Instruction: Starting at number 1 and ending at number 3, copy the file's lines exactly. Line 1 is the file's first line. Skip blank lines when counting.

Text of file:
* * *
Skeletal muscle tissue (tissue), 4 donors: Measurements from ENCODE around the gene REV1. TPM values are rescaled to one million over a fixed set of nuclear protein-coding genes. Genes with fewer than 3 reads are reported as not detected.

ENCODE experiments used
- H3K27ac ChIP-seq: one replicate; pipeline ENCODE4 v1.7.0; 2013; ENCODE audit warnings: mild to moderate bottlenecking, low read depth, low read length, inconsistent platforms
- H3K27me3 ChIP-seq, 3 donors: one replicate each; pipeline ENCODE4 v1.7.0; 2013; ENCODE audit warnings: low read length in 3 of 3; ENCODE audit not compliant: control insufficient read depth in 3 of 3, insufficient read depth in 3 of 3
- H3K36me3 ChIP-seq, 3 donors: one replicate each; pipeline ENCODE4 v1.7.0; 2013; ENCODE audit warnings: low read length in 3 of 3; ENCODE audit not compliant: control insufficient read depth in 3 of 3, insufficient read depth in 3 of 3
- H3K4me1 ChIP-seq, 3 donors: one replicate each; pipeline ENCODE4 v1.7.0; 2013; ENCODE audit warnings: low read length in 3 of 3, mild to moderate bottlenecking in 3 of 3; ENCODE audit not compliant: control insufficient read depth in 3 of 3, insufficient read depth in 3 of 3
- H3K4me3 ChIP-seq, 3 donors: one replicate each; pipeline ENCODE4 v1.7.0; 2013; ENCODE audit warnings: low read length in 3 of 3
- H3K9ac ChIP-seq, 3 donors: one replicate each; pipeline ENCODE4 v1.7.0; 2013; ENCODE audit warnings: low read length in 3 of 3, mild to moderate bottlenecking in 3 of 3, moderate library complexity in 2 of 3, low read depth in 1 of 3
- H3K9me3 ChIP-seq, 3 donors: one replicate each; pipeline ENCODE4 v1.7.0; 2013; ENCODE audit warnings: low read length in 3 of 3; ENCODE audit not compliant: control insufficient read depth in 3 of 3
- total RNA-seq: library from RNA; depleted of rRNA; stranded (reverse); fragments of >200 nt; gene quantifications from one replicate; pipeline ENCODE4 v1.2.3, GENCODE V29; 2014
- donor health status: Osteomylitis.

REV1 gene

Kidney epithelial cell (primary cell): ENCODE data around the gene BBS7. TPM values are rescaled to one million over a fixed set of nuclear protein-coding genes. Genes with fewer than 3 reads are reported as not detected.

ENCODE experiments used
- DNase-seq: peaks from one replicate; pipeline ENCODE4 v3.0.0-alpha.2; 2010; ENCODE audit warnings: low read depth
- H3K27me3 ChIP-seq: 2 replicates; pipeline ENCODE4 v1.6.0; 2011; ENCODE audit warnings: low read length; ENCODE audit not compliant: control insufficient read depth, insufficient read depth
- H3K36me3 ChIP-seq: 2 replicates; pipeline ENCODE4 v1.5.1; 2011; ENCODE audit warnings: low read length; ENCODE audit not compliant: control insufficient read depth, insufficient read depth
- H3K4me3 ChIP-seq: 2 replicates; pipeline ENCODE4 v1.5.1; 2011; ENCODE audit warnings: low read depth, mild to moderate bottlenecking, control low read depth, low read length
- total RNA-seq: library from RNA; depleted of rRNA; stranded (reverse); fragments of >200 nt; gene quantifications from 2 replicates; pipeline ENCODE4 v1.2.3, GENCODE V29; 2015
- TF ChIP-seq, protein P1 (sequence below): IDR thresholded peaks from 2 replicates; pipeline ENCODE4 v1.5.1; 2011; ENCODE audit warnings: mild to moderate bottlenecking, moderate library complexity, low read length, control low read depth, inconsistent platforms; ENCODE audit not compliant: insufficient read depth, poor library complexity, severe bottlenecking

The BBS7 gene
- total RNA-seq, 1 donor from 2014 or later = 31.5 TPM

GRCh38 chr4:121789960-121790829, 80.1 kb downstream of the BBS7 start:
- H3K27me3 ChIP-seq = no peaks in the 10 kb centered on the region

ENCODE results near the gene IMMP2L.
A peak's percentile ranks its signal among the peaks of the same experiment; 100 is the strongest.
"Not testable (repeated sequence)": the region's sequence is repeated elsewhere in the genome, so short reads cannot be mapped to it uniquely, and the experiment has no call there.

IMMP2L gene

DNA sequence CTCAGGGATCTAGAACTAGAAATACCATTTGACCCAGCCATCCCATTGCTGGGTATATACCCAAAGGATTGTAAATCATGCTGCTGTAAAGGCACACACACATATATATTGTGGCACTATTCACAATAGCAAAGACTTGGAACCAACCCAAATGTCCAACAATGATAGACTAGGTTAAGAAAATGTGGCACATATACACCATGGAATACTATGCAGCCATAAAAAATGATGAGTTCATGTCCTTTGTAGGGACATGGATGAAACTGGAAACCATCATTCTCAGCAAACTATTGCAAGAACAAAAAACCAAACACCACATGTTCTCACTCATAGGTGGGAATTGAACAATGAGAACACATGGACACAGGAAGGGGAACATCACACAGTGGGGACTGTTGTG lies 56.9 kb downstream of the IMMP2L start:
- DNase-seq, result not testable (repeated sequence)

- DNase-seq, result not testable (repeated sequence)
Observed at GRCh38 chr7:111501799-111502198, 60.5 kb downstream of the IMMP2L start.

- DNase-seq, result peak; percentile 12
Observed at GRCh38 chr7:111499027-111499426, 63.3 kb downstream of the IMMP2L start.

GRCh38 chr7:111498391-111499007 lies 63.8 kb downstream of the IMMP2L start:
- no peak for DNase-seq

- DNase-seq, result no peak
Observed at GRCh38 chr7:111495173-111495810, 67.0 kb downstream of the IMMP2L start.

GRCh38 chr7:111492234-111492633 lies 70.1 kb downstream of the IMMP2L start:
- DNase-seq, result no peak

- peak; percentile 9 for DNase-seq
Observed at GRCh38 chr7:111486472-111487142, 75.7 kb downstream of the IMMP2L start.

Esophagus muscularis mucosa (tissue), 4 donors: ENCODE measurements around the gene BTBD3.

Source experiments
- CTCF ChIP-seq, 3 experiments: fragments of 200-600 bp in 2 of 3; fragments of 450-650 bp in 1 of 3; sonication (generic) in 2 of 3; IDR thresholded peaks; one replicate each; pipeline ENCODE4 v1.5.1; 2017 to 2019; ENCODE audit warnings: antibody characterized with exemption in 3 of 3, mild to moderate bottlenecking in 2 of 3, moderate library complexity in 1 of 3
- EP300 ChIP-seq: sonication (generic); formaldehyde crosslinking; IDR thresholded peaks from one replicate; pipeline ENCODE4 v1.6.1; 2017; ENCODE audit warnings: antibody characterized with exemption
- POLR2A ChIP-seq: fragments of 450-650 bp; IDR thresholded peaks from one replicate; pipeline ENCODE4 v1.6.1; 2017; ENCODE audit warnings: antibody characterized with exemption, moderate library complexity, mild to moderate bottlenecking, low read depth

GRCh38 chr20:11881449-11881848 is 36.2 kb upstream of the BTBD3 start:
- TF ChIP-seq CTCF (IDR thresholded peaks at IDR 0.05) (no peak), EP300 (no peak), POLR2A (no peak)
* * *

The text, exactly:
Skeletal muscle tissue (tissue), 4 donors: Measurements from ENCODE around the gene REV1. TPM values are rescaled to one million over a fixed set of nuclear protein-coding genes. Genes with fewer than 3 reads are reported as not detected.

ENCODE experiments used
- H3K27ac ChIP-seq: one replicate; pipeline ENCODE4 v1.7.0; 2013; ENCODE audit warnings: mild to moderate bottlenecking, low read depth, low read length, inconsistent platforms